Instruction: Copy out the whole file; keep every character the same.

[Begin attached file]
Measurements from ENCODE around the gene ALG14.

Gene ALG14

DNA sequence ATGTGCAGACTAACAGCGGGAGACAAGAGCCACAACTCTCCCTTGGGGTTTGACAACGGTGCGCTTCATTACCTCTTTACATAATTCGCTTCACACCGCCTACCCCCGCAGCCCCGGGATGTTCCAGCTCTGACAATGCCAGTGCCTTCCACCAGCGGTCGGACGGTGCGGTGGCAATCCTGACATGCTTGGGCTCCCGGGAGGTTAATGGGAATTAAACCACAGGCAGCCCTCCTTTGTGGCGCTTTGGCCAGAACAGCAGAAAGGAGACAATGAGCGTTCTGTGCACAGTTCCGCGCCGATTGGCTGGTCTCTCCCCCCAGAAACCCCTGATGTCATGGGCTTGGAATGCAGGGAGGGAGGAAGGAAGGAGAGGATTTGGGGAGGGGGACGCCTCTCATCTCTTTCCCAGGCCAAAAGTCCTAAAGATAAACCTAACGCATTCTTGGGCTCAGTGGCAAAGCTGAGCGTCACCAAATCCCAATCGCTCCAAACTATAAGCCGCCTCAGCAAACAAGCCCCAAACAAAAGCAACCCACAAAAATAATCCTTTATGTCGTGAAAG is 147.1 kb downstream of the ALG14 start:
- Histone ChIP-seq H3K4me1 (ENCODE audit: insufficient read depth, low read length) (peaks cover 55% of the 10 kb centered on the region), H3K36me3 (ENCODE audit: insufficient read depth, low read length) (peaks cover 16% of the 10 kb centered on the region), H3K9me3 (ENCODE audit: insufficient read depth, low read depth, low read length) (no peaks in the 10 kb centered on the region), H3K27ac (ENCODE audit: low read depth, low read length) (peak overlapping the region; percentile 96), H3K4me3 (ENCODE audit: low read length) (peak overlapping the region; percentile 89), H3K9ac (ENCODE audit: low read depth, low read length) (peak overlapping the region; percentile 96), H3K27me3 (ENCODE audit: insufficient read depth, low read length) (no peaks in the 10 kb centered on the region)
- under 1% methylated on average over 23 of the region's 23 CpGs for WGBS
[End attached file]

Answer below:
Measurements from ENCODE around the gene ALG14.

Gene ALG14

DNA sequence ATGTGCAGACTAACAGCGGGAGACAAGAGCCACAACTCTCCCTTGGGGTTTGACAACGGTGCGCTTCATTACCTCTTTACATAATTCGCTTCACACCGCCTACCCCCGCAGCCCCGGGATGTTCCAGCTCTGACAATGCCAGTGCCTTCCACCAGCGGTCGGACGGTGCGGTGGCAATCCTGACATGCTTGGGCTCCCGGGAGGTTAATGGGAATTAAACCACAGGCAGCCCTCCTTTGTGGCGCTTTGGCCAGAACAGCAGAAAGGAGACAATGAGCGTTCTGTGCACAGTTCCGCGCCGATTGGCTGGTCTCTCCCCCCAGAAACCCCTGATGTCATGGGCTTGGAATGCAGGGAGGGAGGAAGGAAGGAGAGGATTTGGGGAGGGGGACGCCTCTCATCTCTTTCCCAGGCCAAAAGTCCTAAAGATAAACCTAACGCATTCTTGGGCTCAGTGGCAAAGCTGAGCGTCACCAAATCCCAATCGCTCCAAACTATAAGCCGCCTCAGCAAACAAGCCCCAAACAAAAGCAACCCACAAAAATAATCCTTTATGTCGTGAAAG is 147.1 kb downstream of the ALG14 start:
- Histone ChIP-seq H3K4me1 (ENCODE audit: insufficient read depth, low read length) (peaks cover 55% of the 10 kb centered on the region), H3K36me3 (ENCODE audit: insufficient read depth, low read length) (peaks cover 16% of the 10 kb centered on the region), H3K9me3 (ENCODE audit: insufficient read depth, low read depth, low read length) (no peaks in the 10 kb centered on the region), H3K27ac (ENCODE audit: low read depth, low read length) (peak overlapping the region; percentile 96), H3K4me3 (ENCODE audit: low read length) (peak overlapping the region; percentile 89), H3K9ac (ENCODE audit: low read depth, low read length) (peak overlapping the region; percentile 96), H3K27me3 (ENCODE audit: insufficient read depth, low read length) (no peaks in the 10 kb centered on the region)
- under 1% methylated on average over 23 of the region's 23 CpGs for WGBS